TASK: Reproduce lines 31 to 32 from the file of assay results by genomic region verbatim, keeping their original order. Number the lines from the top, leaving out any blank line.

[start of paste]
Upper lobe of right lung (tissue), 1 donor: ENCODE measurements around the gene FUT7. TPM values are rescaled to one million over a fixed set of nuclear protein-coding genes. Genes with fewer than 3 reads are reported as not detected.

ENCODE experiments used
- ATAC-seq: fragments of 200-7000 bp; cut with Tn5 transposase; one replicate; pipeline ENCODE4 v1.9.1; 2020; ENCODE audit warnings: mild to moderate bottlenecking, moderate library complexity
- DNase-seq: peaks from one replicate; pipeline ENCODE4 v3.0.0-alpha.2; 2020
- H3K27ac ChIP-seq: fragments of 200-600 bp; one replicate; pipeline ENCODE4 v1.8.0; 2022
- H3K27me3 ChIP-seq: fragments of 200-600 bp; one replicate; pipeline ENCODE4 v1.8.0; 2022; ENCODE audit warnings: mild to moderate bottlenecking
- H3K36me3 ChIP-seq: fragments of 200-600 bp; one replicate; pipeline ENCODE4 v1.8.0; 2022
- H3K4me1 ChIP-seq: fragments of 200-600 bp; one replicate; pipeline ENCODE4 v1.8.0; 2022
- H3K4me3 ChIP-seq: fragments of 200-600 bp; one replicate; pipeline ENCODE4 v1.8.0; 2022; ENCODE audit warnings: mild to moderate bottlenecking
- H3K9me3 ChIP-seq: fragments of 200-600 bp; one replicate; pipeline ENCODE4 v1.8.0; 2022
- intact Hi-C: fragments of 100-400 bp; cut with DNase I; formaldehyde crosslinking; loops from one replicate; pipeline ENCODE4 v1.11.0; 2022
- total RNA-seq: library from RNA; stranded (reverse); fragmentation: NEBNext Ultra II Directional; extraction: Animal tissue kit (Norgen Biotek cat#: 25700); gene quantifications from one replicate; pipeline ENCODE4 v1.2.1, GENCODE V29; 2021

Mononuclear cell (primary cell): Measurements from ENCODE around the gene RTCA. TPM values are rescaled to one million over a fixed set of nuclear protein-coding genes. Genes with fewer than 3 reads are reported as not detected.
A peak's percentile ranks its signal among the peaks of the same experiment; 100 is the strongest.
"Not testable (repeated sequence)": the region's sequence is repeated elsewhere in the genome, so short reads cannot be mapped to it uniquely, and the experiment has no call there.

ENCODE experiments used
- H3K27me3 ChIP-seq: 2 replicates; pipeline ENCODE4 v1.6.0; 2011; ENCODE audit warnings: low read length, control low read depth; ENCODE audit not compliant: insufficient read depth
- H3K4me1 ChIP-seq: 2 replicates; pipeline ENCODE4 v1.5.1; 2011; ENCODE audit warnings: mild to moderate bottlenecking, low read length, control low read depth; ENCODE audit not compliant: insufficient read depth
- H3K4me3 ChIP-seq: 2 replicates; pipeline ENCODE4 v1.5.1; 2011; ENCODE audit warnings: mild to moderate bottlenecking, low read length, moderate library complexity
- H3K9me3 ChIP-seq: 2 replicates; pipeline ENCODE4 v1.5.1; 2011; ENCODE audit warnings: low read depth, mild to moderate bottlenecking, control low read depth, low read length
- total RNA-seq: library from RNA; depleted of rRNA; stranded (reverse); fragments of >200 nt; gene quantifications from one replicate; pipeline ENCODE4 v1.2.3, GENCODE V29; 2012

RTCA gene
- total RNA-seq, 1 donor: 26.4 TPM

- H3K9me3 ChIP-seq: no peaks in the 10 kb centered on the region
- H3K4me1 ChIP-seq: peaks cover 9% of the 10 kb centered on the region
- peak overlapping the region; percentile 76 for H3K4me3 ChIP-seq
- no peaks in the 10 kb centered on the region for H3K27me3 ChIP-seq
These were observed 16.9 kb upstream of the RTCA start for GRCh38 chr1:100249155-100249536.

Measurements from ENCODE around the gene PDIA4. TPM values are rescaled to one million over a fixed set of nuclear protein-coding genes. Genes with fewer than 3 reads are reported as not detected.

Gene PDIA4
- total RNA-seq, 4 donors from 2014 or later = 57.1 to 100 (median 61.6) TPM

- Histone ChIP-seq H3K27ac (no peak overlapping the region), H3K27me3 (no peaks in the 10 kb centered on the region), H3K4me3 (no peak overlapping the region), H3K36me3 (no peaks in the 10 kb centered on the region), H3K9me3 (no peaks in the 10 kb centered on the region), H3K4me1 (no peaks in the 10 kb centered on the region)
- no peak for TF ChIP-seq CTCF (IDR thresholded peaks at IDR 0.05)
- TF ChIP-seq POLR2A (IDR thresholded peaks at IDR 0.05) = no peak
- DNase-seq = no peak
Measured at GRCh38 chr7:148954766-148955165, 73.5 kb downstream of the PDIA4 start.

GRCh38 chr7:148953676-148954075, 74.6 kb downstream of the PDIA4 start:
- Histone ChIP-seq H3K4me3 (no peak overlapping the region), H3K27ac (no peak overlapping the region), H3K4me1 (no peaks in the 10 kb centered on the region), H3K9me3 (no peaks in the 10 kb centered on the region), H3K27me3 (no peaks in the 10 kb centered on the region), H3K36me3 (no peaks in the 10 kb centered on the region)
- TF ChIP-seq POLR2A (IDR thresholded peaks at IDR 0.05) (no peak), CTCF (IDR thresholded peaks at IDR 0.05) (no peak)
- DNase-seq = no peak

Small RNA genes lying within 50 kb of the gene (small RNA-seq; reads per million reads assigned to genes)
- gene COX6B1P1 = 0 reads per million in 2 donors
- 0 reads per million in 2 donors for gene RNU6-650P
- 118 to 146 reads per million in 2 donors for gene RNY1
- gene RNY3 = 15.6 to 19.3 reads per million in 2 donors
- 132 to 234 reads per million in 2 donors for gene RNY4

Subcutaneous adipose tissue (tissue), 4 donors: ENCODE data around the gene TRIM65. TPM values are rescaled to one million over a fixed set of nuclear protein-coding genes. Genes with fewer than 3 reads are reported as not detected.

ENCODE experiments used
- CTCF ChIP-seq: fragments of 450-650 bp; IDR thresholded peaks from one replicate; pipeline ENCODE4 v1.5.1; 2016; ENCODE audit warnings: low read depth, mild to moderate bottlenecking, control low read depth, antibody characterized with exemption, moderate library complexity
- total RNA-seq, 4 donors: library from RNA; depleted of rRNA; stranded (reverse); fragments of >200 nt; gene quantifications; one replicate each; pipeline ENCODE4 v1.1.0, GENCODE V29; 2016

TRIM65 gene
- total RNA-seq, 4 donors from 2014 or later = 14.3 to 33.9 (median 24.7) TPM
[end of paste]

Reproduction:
- total RNA-seq, 4 donors from 2014 or later = 57.1 to 100 (median 61.6) TPM

- Histone ChIP-seq H3K27ac (no peak overlapping the region), H3K27me3 (no peaks in the 10 kb centered on the region), H3K4me3 (no peak overlapping the region), H3K36me3 (no peaks in the 10 kb centered on the region), H3K9me3 (no peaks in the 10 kb centered on the region), H3K4me1 (no peaks in the 10 kb centered on the region)